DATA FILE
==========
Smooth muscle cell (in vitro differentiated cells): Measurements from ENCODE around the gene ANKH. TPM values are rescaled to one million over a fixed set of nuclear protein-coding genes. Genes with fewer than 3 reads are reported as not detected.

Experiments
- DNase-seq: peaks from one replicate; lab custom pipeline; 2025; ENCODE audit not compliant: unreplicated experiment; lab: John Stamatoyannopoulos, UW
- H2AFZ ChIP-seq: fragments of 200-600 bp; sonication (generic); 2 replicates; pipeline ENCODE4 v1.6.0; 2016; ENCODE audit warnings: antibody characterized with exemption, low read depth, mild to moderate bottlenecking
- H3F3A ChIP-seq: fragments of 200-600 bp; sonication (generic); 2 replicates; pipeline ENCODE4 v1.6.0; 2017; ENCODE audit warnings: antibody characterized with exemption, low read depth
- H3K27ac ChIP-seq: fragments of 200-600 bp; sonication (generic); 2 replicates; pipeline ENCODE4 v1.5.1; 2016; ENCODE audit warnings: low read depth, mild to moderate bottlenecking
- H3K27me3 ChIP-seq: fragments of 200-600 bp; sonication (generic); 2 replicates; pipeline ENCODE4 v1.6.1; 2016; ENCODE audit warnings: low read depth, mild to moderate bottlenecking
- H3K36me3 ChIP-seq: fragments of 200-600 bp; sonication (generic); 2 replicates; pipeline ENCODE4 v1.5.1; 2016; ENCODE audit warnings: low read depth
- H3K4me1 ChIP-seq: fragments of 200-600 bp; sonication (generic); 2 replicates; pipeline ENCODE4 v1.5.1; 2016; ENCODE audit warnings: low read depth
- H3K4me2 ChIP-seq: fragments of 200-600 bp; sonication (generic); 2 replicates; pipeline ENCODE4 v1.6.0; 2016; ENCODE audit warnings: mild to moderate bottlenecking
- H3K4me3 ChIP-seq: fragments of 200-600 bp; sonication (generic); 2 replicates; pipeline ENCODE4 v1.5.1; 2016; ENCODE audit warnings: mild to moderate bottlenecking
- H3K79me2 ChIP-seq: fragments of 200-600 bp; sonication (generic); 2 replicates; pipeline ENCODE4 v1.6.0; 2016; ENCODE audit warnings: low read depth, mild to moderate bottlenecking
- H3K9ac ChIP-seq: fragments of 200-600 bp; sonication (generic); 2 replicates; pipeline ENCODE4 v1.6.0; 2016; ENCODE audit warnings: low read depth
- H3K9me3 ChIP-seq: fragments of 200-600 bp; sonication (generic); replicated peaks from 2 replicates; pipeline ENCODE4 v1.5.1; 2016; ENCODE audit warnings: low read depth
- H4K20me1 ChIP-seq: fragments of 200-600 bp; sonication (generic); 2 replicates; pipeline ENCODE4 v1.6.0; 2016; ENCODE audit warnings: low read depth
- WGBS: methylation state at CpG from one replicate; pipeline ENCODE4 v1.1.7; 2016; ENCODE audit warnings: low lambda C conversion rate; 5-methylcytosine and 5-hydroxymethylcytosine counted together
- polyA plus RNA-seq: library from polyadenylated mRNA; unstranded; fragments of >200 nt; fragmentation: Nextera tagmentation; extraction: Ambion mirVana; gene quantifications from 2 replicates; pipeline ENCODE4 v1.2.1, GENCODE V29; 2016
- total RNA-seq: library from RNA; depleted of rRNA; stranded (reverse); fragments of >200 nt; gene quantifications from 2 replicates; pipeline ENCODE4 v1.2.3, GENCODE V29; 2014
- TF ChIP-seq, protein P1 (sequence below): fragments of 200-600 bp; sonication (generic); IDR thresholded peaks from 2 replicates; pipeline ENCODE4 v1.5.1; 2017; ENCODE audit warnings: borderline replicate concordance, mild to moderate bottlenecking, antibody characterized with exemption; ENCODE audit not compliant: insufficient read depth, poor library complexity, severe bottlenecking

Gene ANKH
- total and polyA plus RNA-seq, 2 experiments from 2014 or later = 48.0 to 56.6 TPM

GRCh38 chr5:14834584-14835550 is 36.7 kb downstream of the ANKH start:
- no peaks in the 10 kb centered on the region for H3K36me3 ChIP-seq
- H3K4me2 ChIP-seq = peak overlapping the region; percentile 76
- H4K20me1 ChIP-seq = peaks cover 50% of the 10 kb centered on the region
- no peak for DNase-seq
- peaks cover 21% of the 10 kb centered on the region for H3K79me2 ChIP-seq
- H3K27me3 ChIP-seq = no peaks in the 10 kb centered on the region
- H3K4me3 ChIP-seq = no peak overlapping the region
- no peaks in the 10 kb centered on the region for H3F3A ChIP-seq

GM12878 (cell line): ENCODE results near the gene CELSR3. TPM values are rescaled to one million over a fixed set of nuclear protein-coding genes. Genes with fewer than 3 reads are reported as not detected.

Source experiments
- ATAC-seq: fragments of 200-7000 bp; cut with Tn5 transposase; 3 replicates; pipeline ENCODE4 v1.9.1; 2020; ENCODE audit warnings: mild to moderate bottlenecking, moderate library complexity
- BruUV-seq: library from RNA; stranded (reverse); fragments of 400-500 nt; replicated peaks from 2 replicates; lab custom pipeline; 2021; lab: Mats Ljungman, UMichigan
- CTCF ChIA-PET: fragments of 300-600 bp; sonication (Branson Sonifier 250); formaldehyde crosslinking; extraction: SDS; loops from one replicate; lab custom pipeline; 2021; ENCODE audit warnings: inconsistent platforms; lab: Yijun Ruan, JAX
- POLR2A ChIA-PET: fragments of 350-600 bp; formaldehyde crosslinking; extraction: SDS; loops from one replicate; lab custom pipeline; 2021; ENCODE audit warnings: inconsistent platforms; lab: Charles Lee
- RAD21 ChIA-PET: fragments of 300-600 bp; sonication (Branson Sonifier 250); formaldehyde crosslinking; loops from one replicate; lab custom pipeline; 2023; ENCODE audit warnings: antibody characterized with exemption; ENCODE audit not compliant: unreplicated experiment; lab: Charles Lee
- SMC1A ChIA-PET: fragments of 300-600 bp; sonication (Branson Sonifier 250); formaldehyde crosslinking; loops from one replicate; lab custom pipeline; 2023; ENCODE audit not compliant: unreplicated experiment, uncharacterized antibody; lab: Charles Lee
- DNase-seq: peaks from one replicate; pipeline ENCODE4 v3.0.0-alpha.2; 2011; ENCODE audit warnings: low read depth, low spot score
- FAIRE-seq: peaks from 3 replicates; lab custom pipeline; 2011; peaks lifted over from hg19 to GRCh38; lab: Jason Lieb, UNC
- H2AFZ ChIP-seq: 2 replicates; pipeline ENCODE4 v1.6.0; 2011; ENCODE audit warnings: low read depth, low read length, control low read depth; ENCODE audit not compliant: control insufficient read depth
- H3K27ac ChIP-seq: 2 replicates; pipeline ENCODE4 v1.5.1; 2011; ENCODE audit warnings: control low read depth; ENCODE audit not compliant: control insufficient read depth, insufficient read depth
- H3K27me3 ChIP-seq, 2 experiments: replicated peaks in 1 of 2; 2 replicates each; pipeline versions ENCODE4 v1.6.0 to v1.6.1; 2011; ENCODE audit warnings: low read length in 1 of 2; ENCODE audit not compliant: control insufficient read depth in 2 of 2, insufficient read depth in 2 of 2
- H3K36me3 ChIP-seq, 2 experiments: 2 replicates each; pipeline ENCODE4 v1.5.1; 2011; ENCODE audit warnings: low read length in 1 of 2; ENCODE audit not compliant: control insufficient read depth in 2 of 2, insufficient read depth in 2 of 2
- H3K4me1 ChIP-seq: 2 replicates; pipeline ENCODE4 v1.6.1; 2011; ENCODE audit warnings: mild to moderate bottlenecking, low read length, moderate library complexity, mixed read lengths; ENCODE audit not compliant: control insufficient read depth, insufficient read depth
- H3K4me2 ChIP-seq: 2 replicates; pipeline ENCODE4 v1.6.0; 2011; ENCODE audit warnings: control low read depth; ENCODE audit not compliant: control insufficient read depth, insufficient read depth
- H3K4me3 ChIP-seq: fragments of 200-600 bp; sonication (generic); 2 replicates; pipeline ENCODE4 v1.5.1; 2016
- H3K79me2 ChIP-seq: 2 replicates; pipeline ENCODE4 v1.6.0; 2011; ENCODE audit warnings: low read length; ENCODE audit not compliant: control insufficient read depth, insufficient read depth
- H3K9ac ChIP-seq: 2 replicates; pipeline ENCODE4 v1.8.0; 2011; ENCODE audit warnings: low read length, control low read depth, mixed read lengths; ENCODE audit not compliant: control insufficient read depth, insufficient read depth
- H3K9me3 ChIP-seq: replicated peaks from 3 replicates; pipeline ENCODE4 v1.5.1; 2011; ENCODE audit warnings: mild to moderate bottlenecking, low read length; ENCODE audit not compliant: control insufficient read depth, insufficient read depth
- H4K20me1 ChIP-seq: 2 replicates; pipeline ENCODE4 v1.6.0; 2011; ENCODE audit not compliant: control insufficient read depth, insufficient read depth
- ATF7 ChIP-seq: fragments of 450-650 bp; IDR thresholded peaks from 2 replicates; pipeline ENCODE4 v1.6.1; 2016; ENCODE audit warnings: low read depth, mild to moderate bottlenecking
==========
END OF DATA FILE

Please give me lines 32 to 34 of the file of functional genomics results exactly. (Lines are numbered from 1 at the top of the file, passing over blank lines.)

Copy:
Source experiments
- ATAC-seq: fragments of 200-7000 bp; cut with Tn5 transposase; 3 replicates; pipeline ENCODE4 v1.9.1; 2020; ENCODE audit warnings: mild to moderate bottlenecking, moderate library complexity
- BruUV-seq: library from RNA; stranded (reverse); fragments of 400-500 nt; replicated peaks from 2 replicates; lab custom pipeline; 2021; lab: Mats Ljungman, UMichigan